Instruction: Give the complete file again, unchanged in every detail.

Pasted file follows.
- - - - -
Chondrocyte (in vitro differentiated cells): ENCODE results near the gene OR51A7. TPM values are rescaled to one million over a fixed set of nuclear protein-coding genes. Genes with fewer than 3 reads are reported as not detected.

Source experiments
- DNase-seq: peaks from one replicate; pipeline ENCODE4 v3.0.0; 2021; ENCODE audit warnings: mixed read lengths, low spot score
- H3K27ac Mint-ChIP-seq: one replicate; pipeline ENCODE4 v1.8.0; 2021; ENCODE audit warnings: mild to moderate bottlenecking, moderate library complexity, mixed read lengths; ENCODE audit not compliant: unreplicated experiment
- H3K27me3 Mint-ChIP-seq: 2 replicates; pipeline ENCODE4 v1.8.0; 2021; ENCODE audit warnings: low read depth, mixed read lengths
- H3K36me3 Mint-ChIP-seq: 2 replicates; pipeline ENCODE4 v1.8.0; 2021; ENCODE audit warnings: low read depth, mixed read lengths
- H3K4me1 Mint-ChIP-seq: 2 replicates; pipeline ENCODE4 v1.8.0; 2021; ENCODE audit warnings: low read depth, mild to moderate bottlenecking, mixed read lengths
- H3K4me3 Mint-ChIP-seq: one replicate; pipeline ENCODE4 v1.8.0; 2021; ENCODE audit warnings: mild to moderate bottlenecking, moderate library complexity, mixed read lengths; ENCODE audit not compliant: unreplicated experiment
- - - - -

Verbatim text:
Chondrocyte (in vitro differentiated cells): ENCODE results near the gene OR51A7. TPM values are rescaled to one million over a fixed set of nuclear protein-coding genes. Genes with fewer than 3 reads are reported as not detected.

Source experiments
- DNase-seq: peaks from one replicate; pipeline ENCODE4 v3.0.0; 2021; ENCODE audit warnings: mixed read lengths, low spot score
- H3K27ac Mint-ChIP-seq: one replicate; pipeline ENCODE4 v1.8.0; 2021; ENCODE audit warnings: mild to moderate bottlenecking, moderate library complexity, mixed read lengths; ENCODE audit not compliant: unreplicated experiment
- H3K27me3 Mint-ChIP-seq: 2 replicates; pipeline ENCODE4 v1.8.0; 2021; ENCODE audit warnings: low read depth, mixed read lengths
- H3K36me3 Mint-ChIP-seq: 2 replicates; pipeline ENCODE4 v1.8.0; 2021; ENCODE audit warnings: low read depth, mixed read lengths
- H3K4me1 Mint-ChIP-seq: 2 replicates; pipeline ENCODE4 v1.8.0; 2021; ENCODE audit warnings: low read depth, mild to moderate bottlenecking, mixed read lengths
- H3K4me3 Mint-ChIP-seq: one replicate; pipeline ENCODE4 v1.8.0; 2021; ENCODE audit warnings: mild to moderate bottlenecking, moderate library complexity, mixed read lengths; ENCODE audit not compliant: unreplicated experiment